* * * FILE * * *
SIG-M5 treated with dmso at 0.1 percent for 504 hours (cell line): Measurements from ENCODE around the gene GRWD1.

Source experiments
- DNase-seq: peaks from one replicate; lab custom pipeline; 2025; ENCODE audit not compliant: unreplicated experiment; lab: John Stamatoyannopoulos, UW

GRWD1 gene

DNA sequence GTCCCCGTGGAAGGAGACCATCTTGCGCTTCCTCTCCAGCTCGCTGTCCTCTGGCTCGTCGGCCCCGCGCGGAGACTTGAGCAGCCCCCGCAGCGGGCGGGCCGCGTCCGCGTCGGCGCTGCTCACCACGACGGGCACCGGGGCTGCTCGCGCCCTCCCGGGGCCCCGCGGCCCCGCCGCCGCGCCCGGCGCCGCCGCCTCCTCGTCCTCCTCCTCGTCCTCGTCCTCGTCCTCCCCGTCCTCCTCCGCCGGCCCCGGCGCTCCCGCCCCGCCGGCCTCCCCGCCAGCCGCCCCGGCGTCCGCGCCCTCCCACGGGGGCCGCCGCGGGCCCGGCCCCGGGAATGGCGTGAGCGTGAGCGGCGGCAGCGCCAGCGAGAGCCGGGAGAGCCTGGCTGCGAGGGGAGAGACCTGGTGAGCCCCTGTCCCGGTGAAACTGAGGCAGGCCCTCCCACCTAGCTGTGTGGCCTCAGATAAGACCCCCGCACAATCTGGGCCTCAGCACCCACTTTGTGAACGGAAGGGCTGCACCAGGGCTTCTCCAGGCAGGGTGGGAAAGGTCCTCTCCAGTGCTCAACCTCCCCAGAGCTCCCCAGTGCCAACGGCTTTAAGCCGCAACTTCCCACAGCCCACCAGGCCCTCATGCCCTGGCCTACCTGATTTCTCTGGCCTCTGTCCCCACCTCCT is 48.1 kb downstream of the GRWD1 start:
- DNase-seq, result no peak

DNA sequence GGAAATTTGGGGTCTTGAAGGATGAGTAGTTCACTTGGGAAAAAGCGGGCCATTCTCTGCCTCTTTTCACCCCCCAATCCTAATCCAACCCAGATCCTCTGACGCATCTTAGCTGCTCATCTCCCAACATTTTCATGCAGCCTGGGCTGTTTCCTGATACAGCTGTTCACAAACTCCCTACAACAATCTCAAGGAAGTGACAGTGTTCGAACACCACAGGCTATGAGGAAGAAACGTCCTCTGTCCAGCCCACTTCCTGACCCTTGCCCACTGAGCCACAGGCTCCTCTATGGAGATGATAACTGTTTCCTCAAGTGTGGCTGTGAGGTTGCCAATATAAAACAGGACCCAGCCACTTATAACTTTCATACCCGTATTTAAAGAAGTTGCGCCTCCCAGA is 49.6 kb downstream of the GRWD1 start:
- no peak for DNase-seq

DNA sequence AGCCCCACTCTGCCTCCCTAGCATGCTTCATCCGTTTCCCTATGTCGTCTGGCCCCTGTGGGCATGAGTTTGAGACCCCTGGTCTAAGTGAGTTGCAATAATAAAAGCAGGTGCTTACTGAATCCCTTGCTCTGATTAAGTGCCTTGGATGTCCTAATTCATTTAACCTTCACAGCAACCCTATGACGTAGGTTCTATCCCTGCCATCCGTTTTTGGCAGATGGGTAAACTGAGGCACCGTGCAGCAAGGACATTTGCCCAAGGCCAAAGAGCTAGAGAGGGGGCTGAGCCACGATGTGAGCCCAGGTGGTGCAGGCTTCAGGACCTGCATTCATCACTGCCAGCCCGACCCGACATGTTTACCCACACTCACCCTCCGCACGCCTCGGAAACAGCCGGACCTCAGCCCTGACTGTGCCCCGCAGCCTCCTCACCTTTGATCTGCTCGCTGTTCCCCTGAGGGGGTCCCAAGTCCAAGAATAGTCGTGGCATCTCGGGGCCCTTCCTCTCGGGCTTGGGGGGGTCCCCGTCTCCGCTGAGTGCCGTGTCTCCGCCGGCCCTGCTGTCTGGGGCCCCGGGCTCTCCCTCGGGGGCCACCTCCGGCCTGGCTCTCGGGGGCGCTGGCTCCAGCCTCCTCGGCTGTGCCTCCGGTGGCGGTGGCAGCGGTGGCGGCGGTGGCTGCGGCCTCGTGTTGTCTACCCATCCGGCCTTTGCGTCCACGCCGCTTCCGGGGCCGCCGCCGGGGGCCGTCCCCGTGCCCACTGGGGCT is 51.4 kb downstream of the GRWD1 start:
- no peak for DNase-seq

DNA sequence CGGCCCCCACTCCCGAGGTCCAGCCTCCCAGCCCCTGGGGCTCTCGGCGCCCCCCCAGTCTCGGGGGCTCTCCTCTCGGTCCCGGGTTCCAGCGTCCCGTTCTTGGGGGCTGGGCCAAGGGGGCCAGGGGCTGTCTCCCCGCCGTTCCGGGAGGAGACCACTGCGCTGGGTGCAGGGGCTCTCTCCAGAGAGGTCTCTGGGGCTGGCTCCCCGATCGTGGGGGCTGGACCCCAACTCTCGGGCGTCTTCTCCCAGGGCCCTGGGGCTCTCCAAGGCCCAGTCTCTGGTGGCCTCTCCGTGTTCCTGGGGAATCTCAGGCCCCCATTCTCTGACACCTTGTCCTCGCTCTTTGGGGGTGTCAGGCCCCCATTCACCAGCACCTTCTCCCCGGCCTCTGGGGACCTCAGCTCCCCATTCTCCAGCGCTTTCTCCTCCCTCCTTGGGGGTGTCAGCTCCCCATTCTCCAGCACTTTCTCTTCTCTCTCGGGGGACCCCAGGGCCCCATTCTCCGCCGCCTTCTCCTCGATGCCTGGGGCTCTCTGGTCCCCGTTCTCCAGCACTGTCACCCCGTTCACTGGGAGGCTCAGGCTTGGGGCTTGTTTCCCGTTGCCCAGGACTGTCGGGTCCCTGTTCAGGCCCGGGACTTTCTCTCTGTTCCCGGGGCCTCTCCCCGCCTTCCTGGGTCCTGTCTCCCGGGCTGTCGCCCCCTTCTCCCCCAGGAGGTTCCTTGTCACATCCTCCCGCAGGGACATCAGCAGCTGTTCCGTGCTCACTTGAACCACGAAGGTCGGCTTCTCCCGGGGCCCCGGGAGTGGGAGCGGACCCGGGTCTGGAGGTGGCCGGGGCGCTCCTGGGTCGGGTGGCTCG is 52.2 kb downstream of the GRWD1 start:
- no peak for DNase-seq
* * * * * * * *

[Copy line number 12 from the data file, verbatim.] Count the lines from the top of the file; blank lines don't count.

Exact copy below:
- no peak for DNase-seq